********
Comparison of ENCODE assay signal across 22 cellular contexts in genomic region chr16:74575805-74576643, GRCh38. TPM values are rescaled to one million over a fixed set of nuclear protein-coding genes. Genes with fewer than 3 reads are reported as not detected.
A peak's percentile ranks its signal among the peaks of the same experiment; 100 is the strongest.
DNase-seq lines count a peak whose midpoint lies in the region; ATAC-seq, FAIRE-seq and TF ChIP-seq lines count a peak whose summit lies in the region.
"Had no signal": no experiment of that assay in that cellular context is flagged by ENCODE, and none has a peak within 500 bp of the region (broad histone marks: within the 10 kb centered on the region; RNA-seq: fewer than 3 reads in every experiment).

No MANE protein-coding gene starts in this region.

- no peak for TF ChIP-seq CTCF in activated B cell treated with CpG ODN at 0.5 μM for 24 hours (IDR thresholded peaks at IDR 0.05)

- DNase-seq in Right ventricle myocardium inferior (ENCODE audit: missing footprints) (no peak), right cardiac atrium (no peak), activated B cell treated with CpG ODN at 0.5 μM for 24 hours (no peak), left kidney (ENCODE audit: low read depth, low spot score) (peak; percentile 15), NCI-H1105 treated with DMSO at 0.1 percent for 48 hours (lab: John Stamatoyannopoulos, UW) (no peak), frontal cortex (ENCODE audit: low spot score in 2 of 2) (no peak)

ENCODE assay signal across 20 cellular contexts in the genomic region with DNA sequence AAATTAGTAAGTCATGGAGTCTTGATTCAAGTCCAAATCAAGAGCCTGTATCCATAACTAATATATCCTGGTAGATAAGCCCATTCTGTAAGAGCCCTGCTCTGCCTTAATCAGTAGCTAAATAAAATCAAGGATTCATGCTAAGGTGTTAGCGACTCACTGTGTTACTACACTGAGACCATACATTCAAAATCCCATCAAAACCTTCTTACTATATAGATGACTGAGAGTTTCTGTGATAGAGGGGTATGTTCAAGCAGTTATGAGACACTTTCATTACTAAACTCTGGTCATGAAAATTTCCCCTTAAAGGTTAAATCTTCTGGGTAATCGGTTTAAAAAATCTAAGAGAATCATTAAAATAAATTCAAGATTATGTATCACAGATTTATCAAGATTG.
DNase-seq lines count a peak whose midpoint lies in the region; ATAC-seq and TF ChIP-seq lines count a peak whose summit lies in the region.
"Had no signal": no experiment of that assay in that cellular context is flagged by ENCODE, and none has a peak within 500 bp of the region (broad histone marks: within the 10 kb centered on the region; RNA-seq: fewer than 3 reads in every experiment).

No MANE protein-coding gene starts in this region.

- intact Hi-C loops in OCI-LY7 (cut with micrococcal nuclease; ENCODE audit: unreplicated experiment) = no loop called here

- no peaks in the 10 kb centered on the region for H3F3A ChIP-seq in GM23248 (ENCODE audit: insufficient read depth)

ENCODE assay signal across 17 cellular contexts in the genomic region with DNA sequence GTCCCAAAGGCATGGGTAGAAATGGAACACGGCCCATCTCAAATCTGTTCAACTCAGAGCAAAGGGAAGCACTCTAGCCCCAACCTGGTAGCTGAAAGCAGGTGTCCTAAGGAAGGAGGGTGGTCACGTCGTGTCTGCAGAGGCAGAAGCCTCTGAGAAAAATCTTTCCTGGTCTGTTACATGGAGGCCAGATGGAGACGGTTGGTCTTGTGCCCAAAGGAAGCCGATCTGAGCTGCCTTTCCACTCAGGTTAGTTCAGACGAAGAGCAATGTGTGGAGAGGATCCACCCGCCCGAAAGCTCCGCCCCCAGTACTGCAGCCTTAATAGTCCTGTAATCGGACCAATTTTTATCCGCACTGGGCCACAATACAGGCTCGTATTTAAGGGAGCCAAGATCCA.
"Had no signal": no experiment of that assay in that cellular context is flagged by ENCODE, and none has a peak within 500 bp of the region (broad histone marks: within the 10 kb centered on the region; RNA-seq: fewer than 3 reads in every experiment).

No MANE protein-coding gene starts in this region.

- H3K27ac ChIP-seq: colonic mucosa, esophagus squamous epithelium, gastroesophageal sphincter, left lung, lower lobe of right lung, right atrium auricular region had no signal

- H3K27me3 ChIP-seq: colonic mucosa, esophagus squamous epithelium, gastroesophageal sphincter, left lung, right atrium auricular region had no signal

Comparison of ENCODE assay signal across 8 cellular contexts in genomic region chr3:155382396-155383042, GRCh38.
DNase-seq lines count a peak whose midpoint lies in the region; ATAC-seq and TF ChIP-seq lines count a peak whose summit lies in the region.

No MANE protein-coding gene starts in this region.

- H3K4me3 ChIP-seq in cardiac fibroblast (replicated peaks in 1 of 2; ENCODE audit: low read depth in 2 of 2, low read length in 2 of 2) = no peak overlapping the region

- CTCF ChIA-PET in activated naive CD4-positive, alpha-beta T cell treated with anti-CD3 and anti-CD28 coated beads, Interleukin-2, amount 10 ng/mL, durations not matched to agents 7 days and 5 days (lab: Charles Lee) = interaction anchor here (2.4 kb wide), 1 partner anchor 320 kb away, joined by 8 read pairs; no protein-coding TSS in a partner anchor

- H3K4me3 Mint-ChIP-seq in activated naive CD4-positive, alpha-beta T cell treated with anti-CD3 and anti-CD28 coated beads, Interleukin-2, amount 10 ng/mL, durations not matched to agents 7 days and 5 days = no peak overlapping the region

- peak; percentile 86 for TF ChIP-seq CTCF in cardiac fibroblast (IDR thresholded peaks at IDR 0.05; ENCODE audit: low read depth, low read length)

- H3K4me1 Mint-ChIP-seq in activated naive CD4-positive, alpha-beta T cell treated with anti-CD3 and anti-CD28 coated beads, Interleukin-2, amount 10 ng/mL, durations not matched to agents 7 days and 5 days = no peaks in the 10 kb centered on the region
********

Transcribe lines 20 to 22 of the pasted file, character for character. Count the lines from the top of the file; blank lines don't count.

DNase-seq lines count a peak whose midpoint lies in the region; ATAC-seq and TF ChIP-seq lines count a peak whose summit lies in the region.

No MANE protein-coding gene starts in this region.

- H3K4me3 ChIP-seq in cardiac fibroblast (replicated peaks in 1 of 2; ENCODE audit: low read depth in 2 of 2, low read length in 2 of 2) = no peak overlapping the region